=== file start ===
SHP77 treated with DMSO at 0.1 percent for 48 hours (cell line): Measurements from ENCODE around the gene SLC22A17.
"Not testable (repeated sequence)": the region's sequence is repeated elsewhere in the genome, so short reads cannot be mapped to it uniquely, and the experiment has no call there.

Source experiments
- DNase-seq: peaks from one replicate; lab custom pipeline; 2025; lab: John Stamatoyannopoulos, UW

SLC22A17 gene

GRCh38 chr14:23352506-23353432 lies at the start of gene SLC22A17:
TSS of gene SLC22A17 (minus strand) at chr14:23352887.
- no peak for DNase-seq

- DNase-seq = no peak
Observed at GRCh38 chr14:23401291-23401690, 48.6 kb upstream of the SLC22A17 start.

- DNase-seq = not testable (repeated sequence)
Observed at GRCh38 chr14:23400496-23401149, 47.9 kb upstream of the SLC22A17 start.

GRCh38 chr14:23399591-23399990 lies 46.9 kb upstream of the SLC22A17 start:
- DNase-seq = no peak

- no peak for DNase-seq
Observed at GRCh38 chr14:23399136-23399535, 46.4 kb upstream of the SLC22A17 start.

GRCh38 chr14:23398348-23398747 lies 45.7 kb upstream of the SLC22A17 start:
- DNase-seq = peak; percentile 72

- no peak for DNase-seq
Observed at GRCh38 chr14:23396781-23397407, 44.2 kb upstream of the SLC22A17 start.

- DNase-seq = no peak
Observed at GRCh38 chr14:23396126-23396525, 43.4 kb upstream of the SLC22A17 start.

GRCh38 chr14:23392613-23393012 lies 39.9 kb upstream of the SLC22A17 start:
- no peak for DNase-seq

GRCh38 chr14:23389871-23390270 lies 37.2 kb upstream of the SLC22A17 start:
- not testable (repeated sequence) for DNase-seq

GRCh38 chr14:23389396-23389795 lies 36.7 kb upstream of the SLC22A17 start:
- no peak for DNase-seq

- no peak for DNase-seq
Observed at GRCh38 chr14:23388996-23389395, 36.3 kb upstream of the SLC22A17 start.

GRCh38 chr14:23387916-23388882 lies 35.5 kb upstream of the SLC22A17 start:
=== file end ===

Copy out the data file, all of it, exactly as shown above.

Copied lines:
SHP77 treated with DMSO at 0.1 percent for 48 hours (cell line): Measurements from ENCODE around the gene SLC22A17.
"Not testable (repeated sequence)": the region's sequence is repeated elsewhere in the genome, so short reads cannot be mapped to it uniquely, and the experiment has no call there.

Source experiments
- DNase-seq: peaks from one replicate; lab custom pipeline; 2025; lab: John Stamatoyannopoulos, UW

SLC22A17 gene

GRCh38 chr14:23352506-23353432 lies at the start of gene SLC22A17:
TSS of gene SLC22A17 (minus strand) at chr14:23352887.
- no peak for DNase-seq

- DNase-seq = no peak
Observed at GRCh38 chr14:23401291-23401690, 48.6 kb upstream of the SLC22A17 start.

- DNase-seq = not testable (repeated sequence)
Observed at GRCh38 chr14:23400496-23401149, 47.9 kb upstream of the SLC22A17 start.

GRCh38 chr14:23399591-23399990 lies 46.9 kb upstream of the SLC22A17 start:
- DNase-seq = no peak

- no peak for DNase-seq
Observed at GRCh38 chr14:23399136-23399535, 46.4 kb upstream of the SLC22A17 start.

GRCh38 chr14:23398348-23398747 lies 45.7 kb upstream of the SLC22A17 start:
- DNase-seq = peak; percentile 72

- no peak for DNase-seq
Observed at GRCh38 chr14:23396781-23397407, 44.2 kb upstream of the SLC22A17 start.

- DNase-seq = no peak
Observed at GRCh38 chr14:23396126-23396525, 43.4 kb upstream of the SLC22A17 start.

GRCh38 chr14:23392613-23393012 lies 39.9 kb upstream of the SLC22A17 start:
- no peak for DNase-seq

GRCh38 chr14:23389871-23390270 lies 37.2 kb upstream of the SLC22A17 start:
- not testable (repeated sequence) for DNase-seq

GRCh38 chr14:23389396-23389795 lies 36.7 kb upstream of the SLC22A17 start:
- no peak for DNase-seq

- no peak for DNase-seq
Observed at GRCh38 chr14:23388996-23389395, 36.3 kb upstream of the SLC22A17 start.

GRCh38 chr14:23387916-23388882 lies 35.5 kb upstream of the SLC22A17 start: